Walker tours drought-ridden Southern Wis.
Farmers: Aid cannot come soon enough
MADISON, Wis. — Gov. Scott Walker held a briefing on the state’s drought with Wisconsin emergency officials at the Department of Military Affairs Friday before a meeting to coordinate the disaster response.
Cabinet secretaries, lawmakers and stakeholders from farmers groups are all contributing to the effort.
The governor said declaring the state in a drought and asking the federal government for help are the first steps in providing aid.
Farmers said help cannot come soon enough.
Before the meeting, Walker toured parts of southern Wisconsin Friday to inspect the effect of the drought damage.
Scanning southern Wisconsin from Racine to Iowa county, Governor Walker touched down on farmland that was flattened and fried.
“We got an inch of rain, but the damaging winds laid the corn flat, and we’re not going to be able to harvest a lot of the corn,” said Kyle Levetzow, a Dodgeville farmer who hosted the governor on his farm.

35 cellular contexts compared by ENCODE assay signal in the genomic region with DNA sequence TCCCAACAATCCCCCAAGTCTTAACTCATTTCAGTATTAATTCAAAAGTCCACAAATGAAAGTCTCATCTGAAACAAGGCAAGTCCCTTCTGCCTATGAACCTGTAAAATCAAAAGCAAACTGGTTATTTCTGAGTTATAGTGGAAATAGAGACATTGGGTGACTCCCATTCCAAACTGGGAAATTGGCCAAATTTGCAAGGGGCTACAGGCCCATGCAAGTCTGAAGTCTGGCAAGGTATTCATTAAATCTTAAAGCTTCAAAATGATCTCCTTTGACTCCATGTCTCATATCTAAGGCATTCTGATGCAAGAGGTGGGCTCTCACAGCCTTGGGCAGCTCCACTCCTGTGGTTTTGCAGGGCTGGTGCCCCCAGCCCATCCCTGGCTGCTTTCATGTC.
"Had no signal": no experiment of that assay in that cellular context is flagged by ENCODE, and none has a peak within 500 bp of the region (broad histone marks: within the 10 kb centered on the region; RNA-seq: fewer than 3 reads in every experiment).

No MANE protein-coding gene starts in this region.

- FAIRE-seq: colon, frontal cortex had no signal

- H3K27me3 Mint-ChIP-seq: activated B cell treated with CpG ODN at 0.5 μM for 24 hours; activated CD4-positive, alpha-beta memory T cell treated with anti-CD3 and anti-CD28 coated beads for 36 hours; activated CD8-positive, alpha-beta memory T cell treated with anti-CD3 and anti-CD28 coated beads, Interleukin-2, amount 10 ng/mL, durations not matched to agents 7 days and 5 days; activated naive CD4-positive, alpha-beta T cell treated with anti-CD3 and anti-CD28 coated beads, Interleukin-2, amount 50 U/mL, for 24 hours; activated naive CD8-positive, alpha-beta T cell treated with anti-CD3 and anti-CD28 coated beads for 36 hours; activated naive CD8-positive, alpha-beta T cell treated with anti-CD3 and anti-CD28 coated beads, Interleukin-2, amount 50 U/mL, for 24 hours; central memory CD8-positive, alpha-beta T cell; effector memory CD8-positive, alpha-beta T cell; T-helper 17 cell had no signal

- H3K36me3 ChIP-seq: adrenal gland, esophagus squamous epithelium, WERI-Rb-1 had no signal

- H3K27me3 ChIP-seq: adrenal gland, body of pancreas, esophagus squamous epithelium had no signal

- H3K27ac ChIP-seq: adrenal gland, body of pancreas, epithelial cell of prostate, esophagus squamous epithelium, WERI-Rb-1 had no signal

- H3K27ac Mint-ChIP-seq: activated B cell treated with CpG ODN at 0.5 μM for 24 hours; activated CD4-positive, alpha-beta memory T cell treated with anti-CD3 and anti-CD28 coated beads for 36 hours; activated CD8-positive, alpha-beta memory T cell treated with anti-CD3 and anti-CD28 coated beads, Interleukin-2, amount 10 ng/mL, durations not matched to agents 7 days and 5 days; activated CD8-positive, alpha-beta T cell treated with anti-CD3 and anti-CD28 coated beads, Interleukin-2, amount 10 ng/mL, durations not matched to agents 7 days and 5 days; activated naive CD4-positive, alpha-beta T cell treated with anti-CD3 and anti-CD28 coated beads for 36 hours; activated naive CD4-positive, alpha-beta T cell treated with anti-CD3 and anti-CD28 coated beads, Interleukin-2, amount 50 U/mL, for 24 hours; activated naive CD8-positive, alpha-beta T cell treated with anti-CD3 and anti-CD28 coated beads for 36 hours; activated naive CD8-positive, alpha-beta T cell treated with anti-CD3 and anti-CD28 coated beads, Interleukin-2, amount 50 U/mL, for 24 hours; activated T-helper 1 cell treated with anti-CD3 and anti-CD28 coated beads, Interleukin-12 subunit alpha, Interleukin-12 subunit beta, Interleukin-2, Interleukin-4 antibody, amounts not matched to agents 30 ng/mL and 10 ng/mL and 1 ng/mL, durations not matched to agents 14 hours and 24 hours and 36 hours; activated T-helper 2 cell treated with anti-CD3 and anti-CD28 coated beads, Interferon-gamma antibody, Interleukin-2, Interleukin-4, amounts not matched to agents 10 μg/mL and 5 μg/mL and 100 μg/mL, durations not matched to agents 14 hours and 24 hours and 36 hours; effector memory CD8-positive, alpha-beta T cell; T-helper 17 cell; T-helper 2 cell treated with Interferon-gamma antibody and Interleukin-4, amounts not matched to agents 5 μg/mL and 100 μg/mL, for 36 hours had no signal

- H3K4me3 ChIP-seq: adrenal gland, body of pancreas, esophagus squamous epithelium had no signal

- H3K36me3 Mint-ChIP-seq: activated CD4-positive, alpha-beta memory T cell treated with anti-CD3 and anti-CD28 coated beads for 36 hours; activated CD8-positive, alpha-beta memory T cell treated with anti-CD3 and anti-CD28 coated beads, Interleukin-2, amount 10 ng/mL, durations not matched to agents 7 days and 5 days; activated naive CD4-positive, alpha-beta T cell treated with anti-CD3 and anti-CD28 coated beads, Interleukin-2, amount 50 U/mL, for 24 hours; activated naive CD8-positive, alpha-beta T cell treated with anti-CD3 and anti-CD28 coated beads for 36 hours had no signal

Levetzow told Walker about the trials on his 1,000-acre farm where he runs 300 dairy cows. He said all parts of his operation are suffering.
“We’re way behind on hay production for the summer because of the lack of rain, which is our main source of feed for the milk cows,” Levetzow said. “Then couple that with the heat and the effect on the production of the cows, we’re down 10-15 percent (of) production from earlier this spring, and we won’t be recovering that anytime soon.”
To help farmers, Walker said, the state is considering opening up public lands or highway right-of-ways for harvest, making low-interest loans available to farmers or even looking to partners in Minnesota or Canada for available feed.
“We’re going to look at just about every option out there knowing that there’s no one thing that’s a magic cure-all,” Walker said. “The more options we give our farmers to react to this, the better off we can be.”
Levetzow estimated it will cost at least $1,000 a cow to buy feed for the winter, and he’s not sure if loans will help.
“Even if it’s zero percent interest, you have to be able to pay it back” Levetzow said.
At this rate, Levetzow said that could be tough.
“It’s a lot of emotional distress to see what we’re going to go through this winter,” Levetzow said.
Levetzow said he’s also concerned that measures wouldn’t help farmers like him, who run more cows and more property than some smaller producers.
The governor said he will be continuing to roll out efforts they believe to be helpful in the coming days and weeks.